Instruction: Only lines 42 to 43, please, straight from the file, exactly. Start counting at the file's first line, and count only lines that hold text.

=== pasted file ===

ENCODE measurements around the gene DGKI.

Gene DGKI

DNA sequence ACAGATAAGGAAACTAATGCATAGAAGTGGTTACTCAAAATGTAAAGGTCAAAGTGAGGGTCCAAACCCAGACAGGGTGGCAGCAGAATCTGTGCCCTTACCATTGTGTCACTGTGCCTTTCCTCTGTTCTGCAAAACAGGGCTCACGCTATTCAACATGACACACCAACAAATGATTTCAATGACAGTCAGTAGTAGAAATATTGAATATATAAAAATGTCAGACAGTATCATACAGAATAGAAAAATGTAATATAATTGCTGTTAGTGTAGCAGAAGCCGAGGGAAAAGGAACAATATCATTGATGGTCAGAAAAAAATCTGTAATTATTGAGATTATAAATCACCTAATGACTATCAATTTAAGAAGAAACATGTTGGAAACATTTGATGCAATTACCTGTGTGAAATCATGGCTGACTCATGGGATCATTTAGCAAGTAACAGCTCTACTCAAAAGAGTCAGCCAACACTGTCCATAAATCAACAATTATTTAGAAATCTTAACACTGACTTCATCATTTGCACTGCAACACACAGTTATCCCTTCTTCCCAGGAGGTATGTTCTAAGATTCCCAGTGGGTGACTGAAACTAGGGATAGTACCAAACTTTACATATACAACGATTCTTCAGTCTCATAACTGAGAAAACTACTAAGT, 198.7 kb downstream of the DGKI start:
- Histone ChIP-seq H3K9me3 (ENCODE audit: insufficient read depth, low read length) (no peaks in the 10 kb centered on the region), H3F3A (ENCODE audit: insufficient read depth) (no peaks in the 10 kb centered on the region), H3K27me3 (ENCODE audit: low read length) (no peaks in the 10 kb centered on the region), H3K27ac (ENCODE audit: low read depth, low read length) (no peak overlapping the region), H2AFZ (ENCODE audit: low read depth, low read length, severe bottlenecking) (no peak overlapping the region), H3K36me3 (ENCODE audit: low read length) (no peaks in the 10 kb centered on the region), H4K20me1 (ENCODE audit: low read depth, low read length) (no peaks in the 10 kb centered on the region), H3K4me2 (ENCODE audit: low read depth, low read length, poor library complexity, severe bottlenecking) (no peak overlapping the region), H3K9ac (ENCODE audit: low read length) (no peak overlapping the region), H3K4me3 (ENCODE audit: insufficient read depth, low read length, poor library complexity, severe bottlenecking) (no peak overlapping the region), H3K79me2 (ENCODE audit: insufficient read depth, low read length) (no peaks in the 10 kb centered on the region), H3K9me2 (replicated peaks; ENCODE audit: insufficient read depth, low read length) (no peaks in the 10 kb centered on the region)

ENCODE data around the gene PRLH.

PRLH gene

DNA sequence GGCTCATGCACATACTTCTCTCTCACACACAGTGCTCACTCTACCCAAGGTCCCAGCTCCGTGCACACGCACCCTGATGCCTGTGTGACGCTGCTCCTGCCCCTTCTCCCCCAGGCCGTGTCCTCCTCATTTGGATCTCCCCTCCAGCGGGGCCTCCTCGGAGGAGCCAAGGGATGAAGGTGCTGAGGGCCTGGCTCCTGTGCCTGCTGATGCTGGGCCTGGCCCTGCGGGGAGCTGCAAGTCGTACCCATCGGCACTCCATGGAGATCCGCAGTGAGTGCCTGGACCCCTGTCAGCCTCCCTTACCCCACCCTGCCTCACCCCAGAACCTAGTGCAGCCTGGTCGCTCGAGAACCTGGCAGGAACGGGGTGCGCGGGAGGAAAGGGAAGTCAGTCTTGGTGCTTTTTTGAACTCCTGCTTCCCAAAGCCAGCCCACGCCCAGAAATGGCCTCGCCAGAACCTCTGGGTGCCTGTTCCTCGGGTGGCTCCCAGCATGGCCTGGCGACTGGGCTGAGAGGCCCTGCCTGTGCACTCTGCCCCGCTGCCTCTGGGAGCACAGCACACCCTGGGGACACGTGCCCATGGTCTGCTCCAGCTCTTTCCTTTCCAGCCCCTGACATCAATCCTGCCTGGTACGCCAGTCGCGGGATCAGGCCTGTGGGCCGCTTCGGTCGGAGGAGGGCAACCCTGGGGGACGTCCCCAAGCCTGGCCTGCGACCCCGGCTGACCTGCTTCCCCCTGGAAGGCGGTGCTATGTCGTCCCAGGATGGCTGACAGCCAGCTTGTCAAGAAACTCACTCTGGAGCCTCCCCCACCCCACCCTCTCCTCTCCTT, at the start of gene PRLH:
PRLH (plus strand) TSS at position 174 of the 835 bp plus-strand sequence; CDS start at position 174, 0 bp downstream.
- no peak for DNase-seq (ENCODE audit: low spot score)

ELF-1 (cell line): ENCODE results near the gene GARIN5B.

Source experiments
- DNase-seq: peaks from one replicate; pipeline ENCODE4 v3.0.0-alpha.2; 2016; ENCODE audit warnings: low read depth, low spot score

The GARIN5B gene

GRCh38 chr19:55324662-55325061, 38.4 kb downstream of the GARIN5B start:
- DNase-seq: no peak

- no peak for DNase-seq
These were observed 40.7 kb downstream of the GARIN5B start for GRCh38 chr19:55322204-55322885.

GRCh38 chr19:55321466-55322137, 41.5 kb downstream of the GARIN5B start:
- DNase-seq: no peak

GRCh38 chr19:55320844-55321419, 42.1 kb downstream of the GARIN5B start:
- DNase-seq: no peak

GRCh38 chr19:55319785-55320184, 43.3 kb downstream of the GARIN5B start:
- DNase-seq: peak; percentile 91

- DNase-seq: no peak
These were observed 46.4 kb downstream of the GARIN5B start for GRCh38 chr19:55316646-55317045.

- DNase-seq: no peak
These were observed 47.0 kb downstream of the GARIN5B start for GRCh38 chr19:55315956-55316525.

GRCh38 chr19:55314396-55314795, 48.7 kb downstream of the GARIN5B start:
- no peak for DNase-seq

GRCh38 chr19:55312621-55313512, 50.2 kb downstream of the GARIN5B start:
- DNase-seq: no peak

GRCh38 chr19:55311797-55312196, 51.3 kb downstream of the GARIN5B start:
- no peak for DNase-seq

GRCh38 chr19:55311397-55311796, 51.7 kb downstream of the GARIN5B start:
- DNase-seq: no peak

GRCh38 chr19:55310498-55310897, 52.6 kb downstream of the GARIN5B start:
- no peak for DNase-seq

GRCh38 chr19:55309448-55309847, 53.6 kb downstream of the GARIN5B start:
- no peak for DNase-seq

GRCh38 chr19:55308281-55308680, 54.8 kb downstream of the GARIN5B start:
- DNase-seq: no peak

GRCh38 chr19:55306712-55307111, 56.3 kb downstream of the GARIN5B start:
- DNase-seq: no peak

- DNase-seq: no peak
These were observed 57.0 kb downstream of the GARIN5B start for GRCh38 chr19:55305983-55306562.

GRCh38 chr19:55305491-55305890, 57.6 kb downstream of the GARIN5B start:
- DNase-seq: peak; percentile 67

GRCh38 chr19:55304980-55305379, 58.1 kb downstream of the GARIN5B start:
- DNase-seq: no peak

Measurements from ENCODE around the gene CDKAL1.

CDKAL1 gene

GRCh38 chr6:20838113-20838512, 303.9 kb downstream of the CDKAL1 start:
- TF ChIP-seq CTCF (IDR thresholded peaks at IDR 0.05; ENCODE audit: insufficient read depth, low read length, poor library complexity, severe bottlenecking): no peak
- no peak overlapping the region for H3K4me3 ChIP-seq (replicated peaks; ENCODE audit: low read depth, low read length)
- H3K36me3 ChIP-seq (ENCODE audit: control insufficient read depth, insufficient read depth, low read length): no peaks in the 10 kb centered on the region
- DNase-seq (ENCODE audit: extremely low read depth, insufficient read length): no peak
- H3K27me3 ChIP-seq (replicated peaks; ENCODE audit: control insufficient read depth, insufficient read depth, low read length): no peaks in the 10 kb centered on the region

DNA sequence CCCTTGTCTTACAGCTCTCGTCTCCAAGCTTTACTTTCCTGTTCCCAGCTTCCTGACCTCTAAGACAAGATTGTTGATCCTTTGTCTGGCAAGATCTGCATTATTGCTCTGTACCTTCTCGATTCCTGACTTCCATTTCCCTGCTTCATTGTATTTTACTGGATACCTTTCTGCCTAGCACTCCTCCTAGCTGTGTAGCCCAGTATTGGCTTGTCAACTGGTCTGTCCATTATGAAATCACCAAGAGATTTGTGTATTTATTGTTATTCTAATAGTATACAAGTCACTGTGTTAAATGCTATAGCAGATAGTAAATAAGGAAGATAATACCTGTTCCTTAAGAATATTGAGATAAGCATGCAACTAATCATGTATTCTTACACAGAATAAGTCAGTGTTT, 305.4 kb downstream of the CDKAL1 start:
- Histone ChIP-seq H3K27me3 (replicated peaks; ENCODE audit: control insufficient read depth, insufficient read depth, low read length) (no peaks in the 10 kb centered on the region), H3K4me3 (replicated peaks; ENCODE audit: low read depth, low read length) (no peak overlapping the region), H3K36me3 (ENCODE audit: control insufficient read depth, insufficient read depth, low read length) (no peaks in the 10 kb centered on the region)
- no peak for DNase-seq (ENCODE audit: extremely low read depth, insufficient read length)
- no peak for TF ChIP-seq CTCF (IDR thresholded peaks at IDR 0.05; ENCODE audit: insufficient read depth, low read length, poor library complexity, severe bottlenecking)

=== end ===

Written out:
GRCh38 chr19:55306712-55307111, 56.3 kb downstream of the GARIN5B start:
- DNase-seq: no peak